Platelet function has not been studied in GPI anchor disorders, probably because until now no patient showed a haematological phenotype. We studied it in our patient as part of the etiological work-up in unexplained psychomotor disability. A characteristic feature of PIGO deficiency (and of six other known GPI anchor synthesis defects, namely in PIGA, PIGV, PIGW, PGAP1, PGAP2 and PGAP3) is the increase of serum alkaline phosphatase (tissue nonspecific; liver/bone/kidney), while in PIGT deficiency serum alkaline phosphatase is decreased [17] (reminiscent of hereditary hypophosphatasia). Alkaline phosphatase testing may be helpful in the etiological work-up of patients with (syndromic or non-syndromic) intellectual disability, and the finding of increased or decreased levels of this enzyme should prompt a search for a GPI anchor defect.

Coagulation and platelets defects have been reported in different congenital disorders of glycosylation as important receptors and proteins for coagulation, platelet formation and function are regulated by glycosylation [18,19,20,21,22,23,24,25]. The importance of GPI-anchoring for platelet proteins is not well studied. It is known that GPI-anchored glycoproteins are absent or deficient in platelets from patients with paroxysmal nocturnal haemoglobinuria (PNH) [26]. PNH is an acquired stem cell disorder due to somatic variants in PIGA and causes an abnormal susceptibility of erythrocytes to complement induced lysis, resulting in episodes of intravascular haemolysis, haemoglobinuria and both thromboembolic events and bleeding complications. Platelets from PNH cases showed platelet hyporeactivity using in vitro assays possibly due to chronic hyperstimulation in the circulation [27]. Though functional platelet defects have not been reported in the other patients with PIGO variants, we detected a multi- agonist platelet defect in our patient as a subclinical phenotype. Further studies need to be undertaken to support these findings and compare them with PNH.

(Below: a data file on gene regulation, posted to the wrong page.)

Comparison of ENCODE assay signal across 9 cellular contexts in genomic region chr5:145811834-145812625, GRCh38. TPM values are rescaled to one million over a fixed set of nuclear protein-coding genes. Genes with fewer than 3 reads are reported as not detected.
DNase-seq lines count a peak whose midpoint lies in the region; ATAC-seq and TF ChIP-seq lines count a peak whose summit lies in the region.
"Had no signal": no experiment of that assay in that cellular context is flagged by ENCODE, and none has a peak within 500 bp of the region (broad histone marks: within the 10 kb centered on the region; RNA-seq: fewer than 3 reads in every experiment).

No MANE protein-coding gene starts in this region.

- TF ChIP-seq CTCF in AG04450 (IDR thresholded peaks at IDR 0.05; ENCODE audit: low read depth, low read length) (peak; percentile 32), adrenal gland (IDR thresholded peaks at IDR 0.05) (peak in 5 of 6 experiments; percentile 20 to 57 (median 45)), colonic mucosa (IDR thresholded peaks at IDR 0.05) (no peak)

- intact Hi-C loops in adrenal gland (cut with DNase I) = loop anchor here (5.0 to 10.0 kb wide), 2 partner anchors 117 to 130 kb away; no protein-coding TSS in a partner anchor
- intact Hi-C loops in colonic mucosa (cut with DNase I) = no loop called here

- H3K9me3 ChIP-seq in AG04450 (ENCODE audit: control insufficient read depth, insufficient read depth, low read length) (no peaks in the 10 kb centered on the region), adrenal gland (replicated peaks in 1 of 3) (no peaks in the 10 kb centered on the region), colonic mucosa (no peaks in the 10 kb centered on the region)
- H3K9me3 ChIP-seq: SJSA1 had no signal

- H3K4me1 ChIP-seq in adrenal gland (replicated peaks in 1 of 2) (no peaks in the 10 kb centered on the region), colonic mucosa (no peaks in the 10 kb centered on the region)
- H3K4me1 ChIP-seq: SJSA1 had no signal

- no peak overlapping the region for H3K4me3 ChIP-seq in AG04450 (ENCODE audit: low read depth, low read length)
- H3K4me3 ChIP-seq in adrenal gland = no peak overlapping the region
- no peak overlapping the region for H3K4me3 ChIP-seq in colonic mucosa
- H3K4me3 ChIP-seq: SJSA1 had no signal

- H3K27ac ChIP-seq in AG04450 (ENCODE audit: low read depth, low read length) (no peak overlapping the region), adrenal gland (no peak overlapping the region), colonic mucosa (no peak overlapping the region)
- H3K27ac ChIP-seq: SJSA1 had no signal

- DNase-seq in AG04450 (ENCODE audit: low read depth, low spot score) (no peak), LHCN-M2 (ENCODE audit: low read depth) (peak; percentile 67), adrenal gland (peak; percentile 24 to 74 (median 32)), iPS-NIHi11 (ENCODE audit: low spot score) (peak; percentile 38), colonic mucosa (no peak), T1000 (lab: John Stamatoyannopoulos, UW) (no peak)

Congenital disorder(s) of glycosylation




Phosphatidylinositol glycan anchor biosynthesis class O protein


Paroxysmal nocturnal hemoglobinuria


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This study makes use of whole genome sequencing data and analysis approaches generated by the NIHR BioResource - Rare Disease BRIDGE Consortium. The NIHR BioResource - Rare Diseases is funded by the National Institute for Health Research of England (NIHR,; award number RG65966).


KF is supported by the Fund for Scientific Research-Flanders (FWO-Vlaanderen, Belgium, G.0B17.13 N] and by the Research Council of the University of Leuven (BOF KU Leuven‚ Belgium, OT/14/098].

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Authors’ contributions

MAM and JJ conceived and designed the study. Genetic data were generated by NIHR BioResource and ISi, and analyzed by ET and KF. MAM, JJ, GV, ISa, CVG, and KF wrote the paper. All authors reviewed the compiled manuscript.

Competing interests

The authors declare that they have no competing interests.

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Written consent for publication was provided by the parents, whom we thank for the help.

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The Institutional Review Board of the University Hospital Gasthuisberg Leuven approved this study.

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Correspondence to Jaak Jaeken.

Additional file

Additional file 1:

Gene selection from WES data. (DOCX 105 kb)

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Morren, MA., Jaeken, J., Visser, G. et al. PIGO deficiency: palmoplantar keratoderma and novel mutations. Orphanet J Rare Dis 12, 101 (2017).